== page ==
Performance Review: adidas D Lillard 1

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The 2014-15 NBA season has seen the resurgence of the signature sneaker and it’s been driven by the league’s top young point guards. Amongst the marquee models with a name attached to it is the adidas D Lillard 1. Positioned at a $105 price point and backed by the Portland PG, the model ditches the brand’s celebrated Boost cushioning and bares a low cut look likened to trainers by many.

Cost, co-sign and cut aside, how do they play on court? We tested them out for our latest Performance Review.


The adidas D Lillard 1 is a true low top with the TechFit bootie hitting right beneath the ankle. As far as support, I was incredibly impressed with the performance of these as the balance of the shoe made them play super strong for a low top. The main reasoning for that is the secure collar on the TechFit bootie and the fact that the outsole bows out at both the heel and the forefoot. This keeps the foot from turning and provides a secure base. On top of that, they play very low to the ground, which is always a great driver for strong support. In general, I felt very stable and confident when cutting, landing and sliding in this shoe.


The cushioning far from wows on the D Lillard 1, but it definitely does the job. Much was made of the model/endorser ditching Boost for a lower, more accessible price point via adiPrene cushioning. While fans of adidas Basketball may be familiar with adiPrene from the adidas D Rose 3 and 4 and the recently released adidas J Wall 1, the adiPrene in the D Lillard 1 has a much softer, squishier, more flexible feel. They play really low to the ground which I love, and the cushioning doesn’t leave your feet hurting. Conversely, it doesn’t wow like say Boost or Flight Plate, but it definitely does the job.


The adidas D Lillard 1 has a thick outsole with deep zig zag grooves. I found traction to be one of the strong selling points on this shoe, playing well on both sides of the ball on a variety of indoor courts. I will say that after playing in the shoe for a matter of months, the traction appears to be the first aspect to go. After four months of consistently playing in the D Lillard 1, the traction has definitely regressed and worn down some, but still proves strong enough to keep in rotation.


Lockdown is a tough one to call on the D Lillard 1 and that’s all because of the TechFit bootie. In some respects, it’s fantastic as the collar fits and feels great around the ankle. On the other hand, like many shoes with an inner bootie, if it doesn’t fit like a total glove in the forefoot so it’s got some wiggle room. For me, I had to lace up the D Lillard 1 super tight for great lockdown, but after that that’s exactly what I got for the most part. After a few runs or during halftime of a league game, I’d untie and retighten them, but after that lockdown was on point.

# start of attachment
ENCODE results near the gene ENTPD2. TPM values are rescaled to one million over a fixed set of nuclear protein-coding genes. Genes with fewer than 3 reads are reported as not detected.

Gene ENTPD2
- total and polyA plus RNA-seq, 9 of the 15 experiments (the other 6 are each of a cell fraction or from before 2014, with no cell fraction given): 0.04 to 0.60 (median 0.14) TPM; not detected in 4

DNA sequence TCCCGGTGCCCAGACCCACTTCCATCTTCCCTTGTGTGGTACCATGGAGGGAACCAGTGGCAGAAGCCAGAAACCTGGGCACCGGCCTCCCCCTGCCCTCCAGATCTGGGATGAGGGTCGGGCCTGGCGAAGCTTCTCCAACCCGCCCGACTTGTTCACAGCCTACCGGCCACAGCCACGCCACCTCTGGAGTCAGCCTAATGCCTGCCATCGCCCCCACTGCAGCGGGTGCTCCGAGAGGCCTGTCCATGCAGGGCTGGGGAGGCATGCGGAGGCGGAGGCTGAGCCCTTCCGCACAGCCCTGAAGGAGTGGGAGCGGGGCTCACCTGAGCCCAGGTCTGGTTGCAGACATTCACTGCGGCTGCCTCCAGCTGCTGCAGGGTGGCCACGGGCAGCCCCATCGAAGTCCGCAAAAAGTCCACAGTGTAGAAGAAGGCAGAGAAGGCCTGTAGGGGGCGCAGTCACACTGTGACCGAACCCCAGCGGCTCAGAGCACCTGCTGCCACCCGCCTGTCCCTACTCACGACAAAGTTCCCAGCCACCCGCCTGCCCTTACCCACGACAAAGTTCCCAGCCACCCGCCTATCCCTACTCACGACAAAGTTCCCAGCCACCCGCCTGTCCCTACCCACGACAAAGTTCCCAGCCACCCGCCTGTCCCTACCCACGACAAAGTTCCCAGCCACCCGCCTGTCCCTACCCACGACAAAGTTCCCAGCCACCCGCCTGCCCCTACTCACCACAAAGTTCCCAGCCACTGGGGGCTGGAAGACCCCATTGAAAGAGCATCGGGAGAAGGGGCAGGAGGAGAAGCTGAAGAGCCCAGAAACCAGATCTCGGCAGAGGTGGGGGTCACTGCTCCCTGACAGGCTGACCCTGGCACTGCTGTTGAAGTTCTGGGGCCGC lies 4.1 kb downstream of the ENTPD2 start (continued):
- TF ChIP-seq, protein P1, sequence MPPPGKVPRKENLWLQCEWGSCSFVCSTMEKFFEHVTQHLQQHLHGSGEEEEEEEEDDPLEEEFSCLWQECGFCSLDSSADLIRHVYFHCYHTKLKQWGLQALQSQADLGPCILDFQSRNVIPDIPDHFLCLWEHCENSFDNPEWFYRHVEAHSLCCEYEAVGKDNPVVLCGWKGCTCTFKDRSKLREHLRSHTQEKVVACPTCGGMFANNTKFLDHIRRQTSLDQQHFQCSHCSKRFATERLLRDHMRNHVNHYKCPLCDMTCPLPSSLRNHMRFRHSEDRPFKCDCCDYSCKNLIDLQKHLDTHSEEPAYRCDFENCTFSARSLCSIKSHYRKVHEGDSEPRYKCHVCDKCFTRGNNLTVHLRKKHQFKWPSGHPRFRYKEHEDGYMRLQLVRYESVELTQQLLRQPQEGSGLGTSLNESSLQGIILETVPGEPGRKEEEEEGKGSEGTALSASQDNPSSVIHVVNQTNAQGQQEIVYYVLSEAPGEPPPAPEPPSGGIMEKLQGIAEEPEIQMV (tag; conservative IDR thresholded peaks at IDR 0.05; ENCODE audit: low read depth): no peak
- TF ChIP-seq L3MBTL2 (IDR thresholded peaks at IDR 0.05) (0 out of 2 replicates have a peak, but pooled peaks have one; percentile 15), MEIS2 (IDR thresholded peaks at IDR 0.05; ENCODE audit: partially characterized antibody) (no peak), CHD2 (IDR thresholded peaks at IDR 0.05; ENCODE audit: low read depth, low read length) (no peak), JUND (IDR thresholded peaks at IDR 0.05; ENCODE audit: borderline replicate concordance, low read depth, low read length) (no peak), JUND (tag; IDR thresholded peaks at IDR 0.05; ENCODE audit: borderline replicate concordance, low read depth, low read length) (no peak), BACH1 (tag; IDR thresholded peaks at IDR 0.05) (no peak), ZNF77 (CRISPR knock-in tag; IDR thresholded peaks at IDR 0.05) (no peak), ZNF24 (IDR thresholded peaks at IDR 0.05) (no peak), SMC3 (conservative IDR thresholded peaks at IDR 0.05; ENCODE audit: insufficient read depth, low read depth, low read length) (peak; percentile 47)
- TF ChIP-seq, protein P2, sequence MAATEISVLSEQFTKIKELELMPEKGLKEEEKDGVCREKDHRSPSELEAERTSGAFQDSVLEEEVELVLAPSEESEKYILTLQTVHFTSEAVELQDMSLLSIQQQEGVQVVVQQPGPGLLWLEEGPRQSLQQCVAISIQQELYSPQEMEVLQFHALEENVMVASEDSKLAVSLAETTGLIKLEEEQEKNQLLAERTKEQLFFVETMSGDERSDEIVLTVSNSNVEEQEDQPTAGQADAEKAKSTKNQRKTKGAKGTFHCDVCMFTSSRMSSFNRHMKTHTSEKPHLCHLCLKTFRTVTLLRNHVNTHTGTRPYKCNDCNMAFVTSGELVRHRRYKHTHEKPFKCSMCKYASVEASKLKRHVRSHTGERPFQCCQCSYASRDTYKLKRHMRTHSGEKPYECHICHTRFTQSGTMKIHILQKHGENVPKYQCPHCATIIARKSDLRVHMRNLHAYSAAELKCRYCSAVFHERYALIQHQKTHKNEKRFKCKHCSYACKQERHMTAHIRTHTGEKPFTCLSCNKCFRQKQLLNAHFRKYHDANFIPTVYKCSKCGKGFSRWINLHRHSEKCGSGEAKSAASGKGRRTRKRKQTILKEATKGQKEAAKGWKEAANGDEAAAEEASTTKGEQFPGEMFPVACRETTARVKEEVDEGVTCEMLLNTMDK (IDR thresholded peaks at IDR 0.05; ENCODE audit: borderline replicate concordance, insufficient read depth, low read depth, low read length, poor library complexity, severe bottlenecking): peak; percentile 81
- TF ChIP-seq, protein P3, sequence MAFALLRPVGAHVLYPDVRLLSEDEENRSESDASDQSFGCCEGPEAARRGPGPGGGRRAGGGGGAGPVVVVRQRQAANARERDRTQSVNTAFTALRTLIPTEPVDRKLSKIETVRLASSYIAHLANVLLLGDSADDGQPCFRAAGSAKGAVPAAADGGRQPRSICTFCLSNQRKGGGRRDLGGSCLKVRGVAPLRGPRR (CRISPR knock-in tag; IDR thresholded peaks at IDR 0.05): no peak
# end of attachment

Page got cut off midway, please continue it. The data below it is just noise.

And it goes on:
The weight is phenomenal on the adidas D Lillard 1. Coming in at 13 oz, it’s relatively heavy for a low top shoe, but it certainly doesn’t feel like that when you’re playing in them. I think a lot of that is because of how evenly the weight is distributed throughout the shoe. Compared to the D Rose 5 and Wall 1, the D Lillard 1 feels and plays much lighter. For me, that was a huge selling point on this shoe and you definitely feel light when playing in these.


Aesthetically, the durability is pretty great on these. After months of hooping indoors in the D Lillard 1, they look almost brand new. The only visual wear on the upper comes from sweating in them, with the black base showing some slight but not too noticeable fading. As addressed earlier, the traction takes a bit of a dip after a while, with the cushioning slightly less responsive after months of mileage. All in all, if you’re playing numerous times a week or on a team, these will probably last you the better part of a basketball season and make for a solid outdoor beater thereafter.


Thus far, the adidas D Lillard 1 is one of my favorite shoes to play in this year. From both a performance and price point perspective, the D Lillard 1 is accessible as it gets. They’re easy to put on and good from the first run with no intimidating tech or overly futuristic frills. The $105 retail mark made these one of the best sell-through sneakers of the year, undercutting many of the market’s top signature shoes.

All in all, they’re just really nice to play in, with solid cushioning, good low-to-the-ground feel, dependable traction and a comfortable upper. In recent years, adidas Basketball has put out a plethora of very good hoop shoes, but really none with any major wow factor. While one could argue that the D Lillard 1 lacks that next level attribute that gives it an A grade, its flaws are far fewer than any of its predecessors. I’d love to see a more breathable upper and slightly snugger fit through the forefoot, but other than that, I wouldn’t really change anything. They’re easy to put on and off, they play very low to the ground, and they’re light while remaining stable.

These are tough to find at retail at the moment, but are currently available for customization at miadidas and in select sizes at Eastbay.

If you’ve played in the adidas D Lillard 1, feel free to share your own review with us in the comments section. Still have more questions on how these shoes play? Feel free to ask those questions in the comments section as well.

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